Russia and Egypt are to resume direct flights today following a more than two-year hiatus after a bomb downed a Russian charter over the Sinai peninsula in 2015.
Moscow officials stopped direct flights citing security concerns after the attack, in a major blow for the Egyptian economy, which relies heavily on tourism and had been a popular destination for Russians.
Today evening an Aeroflot plane is due to take off from Moscow's Sheremetyevo airport to Cairo, in a first step towards restoring flights to holiday destinations on the Red Sea.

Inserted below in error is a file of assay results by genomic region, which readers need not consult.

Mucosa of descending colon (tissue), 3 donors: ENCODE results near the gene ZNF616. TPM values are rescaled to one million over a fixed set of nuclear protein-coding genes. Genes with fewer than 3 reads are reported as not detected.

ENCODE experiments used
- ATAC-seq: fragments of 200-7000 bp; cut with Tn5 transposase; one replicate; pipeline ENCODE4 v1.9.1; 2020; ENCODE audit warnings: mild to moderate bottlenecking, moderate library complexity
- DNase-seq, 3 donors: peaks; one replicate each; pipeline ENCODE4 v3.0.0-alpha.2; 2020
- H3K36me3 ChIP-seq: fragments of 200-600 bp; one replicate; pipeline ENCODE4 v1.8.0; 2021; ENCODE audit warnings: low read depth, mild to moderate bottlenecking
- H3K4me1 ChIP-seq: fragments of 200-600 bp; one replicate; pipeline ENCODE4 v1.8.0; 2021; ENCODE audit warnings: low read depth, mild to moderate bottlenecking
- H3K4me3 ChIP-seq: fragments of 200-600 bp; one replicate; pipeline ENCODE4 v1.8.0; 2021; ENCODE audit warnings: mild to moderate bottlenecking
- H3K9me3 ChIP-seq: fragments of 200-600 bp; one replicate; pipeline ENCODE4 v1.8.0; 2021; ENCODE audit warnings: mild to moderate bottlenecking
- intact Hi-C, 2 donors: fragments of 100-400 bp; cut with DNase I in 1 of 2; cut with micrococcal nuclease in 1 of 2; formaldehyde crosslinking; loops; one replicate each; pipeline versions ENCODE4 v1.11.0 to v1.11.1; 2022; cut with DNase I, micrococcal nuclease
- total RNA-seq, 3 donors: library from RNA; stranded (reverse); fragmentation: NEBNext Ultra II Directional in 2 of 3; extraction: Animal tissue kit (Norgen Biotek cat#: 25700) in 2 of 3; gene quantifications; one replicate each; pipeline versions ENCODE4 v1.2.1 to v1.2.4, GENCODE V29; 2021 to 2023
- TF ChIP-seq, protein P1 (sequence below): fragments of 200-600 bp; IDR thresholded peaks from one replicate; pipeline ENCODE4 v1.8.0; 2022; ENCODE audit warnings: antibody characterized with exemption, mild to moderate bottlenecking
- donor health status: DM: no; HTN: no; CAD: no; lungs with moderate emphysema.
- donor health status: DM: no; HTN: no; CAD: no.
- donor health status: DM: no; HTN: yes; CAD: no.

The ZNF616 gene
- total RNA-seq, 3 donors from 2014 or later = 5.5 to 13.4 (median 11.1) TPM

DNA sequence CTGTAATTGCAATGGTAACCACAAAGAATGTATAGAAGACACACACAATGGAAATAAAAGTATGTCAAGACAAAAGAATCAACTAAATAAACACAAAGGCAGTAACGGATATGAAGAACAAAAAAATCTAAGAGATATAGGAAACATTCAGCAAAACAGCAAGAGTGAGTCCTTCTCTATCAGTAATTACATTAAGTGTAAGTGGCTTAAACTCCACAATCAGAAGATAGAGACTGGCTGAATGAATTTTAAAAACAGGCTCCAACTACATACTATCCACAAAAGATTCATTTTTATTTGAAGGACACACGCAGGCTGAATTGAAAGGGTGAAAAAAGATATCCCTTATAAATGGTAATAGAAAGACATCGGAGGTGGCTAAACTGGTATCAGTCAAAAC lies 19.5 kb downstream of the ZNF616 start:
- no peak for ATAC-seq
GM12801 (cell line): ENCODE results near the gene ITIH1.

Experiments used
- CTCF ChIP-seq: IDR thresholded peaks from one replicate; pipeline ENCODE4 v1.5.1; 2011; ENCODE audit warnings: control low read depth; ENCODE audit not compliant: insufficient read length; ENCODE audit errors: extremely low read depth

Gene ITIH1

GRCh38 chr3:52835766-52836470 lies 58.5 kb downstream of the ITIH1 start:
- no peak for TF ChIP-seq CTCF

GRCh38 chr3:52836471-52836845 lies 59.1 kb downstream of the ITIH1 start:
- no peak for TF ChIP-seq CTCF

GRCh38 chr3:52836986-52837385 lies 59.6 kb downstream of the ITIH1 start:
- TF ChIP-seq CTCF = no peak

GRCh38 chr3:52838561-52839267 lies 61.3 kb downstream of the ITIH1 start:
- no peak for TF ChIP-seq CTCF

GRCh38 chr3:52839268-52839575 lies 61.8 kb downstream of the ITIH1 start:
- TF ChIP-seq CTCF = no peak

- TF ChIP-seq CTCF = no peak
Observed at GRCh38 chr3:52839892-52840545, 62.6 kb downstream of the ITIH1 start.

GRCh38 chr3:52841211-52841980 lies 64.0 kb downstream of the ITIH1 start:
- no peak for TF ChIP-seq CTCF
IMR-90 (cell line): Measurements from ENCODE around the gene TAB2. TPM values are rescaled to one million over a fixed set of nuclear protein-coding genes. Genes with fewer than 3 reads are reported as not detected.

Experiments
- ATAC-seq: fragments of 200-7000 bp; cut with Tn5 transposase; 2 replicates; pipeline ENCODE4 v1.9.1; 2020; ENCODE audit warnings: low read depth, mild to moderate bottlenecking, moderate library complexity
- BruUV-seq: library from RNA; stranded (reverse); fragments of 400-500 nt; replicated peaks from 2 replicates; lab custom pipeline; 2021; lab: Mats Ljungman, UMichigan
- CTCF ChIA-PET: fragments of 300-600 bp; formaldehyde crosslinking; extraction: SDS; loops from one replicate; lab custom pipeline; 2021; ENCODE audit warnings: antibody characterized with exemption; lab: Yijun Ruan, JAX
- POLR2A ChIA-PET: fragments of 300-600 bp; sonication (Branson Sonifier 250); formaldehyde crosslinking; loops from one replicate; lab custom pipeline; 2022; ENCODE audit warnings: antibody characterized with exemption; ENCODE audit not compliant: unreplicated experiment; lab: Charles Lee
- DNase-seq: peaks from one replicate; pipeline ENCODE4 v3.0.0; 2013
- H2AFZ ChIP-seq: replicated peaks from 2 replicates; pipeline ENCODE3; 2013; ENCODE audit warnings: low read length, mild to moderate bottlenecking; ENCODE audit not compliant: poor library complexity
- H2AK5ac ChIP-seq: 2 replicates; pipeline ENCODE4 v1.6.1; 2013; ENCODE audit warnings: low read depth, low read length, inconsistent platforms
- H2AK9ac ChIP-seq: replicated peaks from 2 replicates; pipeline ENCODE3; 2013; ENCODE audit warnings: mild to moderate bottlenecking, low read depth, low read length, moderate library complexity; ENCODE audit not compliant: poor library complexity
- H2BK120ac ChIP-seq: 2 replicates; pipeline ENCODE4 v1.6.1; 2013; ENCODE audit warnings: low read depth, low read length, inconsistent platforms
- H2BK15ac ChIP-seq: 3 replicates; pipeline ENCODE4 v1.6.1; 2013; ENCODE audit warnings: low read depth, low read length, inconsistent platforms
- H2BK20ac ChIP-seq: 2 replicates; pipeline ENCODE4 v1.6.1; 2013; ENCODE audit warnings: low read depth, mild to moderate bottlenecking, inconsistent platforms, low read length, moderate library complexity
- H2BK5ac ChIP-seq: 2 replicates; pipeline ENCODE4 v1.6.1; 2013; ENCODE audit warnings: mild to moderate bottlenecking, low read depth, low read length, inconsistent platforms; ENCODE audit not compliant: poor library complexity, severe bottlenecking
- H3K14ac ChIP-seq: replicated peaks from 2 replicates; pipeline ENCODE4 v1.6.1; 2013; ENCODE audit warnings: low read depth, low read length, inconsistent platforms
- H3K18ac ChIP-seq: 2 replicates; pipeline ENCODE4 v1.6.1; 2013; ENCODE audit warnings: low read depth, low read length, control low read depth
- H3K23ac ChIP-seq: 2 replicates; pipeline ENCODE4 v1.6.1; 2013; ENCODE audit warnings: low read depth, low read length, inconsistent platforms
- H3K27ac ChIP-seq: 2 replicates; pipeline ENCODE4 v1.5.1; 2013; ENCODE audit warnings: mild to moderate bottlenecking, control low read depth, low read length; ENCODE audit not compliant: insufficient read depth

Tomorrow, Egyptair will restart its service between the two capitals, and the two companies will together carry out five return flights between Moscow and Cairo a week.
But the move in itself will not immediately help Egypt's troubled tourism sector, Russian officials have said.
"Tourists do not need direct flights to Cairo. The transfer from Cairo to sea resorts is long and uncomfortable, and no one will be going there in that way," Russian Tourism Industry spokeswoman Irina Tyurina told AFP.
"In practice, the situation is the same as it was before, when people would get there independently via Minsk or Istanbul -- either big fans of Egypt or Russians who live there," she said.
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